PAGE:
4 June 2012
Last updated at 01:01
Woodstock is a rundown suburb of South Africa's thriving Cape Town - and not, perhaps, a place that people may expect to find some of the best street art around. These works, painted by artists from around the world, are transforming the neighbourhood, bringing life and colour to the streets and inspiration to the communities.
This house painting is just one of many that caused a stir in the neighbourhood when painted by Cern, an artist from New York. His works can be seen throughout the Woodstock area. Many depict animals in one form or another - but they do not all pay tribute to his cat.
The owner of this house was so inspired by the works that he saw pop up in the area around him that he asked some of the artists to paint his own property. He says he now feels so happy coming home every day - all because of the mural.
Local graffiti artist, Ricky Lee Gordon, aka Freddy Sam, picked up his spray cans to paint the walls of this house when he heard that the women who had lived here for the last 80 years was to be evicted. The words on the left hand side, "Our home our heart," have resonance for many Woodstock residents.
Six-year-old Jennifer is one of the many local children who regularly get involved in Woodstock's street art movement - in her case helping to paint the walls of the Percy Bartley House for street children.
Artists from all over the world come to Cape Town as part of the A Word of Art project, set up in 2009 by Freddy Sam. They take up residency and try to capture the essence of the community. ”We have to be sensitive to the fact that people are going to be living here and we want them to be proud,” says Indigo, from Canada.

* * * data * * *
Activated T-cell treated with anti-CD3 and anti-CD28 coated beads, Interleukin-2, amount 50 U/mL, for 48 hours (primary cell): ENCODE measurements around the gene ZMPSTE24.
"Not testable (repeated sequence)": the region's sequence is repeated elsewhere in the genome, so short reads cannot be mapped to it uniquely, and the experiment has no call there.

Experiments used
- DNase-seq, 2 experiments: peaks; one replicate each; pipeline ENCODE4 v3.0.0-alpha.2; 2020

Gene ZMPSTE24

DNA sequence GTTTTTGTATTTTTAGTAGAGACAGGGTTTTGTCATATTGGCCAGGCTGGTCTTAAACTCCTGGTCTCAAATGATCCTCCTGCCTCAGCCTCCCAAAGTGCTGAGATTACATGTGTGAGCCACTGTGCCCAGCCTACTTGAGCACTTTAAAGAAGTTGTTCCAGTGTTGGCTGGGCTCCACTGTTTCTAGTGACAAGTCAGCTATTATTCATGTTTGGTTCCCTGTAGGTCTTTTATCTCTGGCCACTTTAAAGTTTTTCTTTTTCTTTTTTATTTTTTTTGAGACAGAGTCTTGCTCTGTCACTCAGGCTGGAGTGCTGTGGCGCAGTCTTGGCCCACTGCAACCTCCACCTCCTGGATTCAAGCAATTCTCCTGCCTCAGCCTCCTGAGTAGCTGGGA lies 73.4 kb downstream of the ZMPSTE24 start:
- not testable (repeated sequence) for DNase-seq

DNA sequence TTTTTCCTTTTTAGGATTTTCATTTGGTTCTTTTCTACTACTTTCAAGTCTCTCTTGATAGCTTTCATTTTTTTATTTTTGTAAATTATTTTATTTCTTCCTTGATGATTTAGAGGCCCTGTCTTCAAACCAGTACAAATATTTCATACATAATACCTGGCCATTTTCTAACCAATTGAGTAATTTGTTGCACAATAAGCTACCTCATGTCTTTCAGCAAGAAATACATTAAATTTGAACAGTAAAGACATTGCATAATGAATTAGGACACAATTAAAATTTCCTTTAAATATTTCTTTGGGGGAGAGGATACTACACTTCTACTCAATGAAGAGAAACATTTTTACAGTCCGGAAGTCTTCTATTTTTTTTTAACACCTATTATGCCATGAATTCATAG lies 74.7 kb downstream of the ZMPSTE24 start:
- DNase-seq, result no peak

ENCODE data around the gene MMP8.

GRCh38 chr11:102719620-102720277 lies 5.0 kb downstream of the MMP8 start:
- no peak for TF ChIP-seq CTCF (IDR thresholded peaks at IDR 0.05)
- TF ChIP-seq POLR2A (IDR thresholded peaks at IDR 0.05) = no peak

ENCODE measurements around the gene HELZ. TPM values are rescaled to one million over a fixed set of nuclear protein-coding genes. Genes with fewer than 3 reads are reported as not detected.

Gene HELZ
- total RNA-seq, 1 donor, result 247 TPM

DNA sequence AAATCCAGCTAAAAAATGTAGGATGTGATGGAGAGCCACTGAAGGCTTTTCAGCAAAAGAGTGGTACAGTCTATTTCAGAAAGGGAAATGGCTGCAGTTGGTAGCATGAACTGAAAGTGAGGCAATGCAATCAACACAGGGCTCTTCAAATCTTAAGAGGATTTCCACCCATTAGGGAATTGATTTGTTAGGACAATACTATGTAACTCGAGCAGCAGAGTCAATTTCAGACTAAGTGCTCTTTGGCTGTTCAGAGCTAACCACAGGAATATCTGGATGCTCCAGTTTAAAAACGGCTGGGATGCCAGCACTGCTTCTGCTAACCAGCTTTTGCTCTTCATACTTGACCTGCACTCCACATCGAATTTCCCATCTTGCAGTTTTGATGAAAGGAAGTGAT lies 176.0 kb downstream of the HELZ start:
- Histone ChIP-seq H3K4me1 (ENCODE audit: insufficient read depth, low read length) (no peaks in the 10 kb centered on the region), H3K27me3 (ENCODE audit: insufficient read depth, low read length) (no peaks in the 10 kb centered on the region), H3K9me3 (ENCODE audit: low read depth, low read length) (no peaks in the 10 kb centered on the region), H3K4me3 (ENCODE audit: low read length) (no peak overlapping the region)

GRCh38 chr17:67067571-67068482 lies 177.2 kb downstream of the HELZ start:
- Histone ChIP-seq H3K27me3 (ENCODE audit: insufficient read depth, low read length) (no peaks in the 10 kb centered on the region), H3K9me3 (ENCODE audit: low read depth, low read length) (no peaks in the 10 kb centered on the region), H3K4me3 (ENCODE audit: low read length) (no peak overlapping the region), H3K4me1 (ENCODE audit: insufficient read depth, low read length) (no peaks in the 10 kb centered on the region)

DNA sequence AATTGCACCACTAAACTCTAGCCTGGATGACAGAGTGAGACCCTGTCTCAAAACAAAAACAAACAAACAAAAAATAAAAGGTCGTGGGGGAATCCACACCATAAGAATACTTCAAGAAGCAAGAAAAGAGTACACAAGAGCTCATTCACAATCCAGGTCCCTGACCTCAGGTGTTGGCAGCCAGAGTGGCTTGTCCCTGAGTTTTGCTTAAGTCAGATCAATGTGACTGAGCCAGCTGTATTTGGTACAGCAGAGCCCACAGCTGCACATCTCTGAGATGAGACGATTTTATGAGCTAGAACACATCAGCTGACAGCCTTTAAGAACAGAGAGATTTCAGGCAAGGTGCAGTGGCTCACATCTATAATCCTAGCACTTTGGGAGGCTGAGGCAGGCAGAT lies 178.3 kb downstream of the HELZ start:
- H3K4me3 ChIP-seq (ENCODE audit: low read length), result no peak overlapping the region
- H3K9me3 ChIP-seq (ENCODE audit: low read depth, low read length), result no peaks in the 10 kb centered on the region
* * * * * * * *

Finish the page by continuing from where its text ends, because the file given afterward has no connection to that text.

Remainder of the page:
Bart, a Woodstock local, stands in front of one of the murals he helped create. He says the murals have a special place in his heart and he is proud to have taken part in something that he can leave behind as a memory for his children.
All over Woodstock, colour flourishes against peeling walls, cracked paint and broken windows. “Colour creates energy, and I believe energy creates inspiration, and then inspiration creates the change," says Sam.
Cape Town council wants to ensure that street art is regulated, which has led to some friction with Woodstock's artistic community. But after much negotiation between the artists and the council, Searl Street Park has been designated a legal graffiti area.
The tell-tale work of artist DALeast - originally from China and now based in Cape Town - snakes its way across some of Woodstock's most neglected areas. A derelict car park or a cracked wall are brought to life with a fusion of city life and nature. Here the South African springbok leaps across two houses.
This towering woman stands on the edge of District 6, an area where up to 60,000 South Africans of all races lived side by side until the apartheid regime forcibly removed them in the 1970s. Overlooking the site where marches congregate before moving on to parliament, she has witnessed years of protest and struggling for justice.
Much of the work that exists around Cape Town started in the 1970s and 1980s as a protest against the apartheid regime. This work by local artist Mak1one reflects the struggle that took place throughout different decades.
Cape Town's reputation is growing as a place of cutting edge, pioneering street art. It is a place where things do not stand still for long - and often as soon as one artwork is created it is painted over by another. (Text and photos by Susie Goldring)